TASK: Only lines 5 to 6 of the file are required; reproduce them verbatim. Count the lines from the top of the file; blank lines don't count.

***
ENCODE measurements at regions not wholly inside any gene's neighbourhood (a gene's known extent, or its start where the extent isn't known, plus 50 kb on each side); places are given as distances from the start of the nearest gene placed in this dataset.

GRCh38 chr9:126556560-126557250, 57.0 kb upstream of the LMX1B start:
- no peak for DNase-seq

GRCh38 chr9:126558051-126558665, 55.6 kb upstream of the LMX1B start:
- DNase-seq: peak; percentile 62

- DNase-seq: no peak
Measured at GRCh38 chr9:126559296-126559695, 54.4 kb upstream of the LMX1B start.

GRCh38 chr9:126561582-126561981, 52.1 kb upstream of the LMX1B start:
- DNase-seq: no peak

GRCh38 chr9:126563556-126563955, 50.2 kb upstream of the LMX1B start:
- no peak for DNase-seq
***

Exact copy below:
- DNase-seq: peak; percentile 62

- DNase-seq: no peak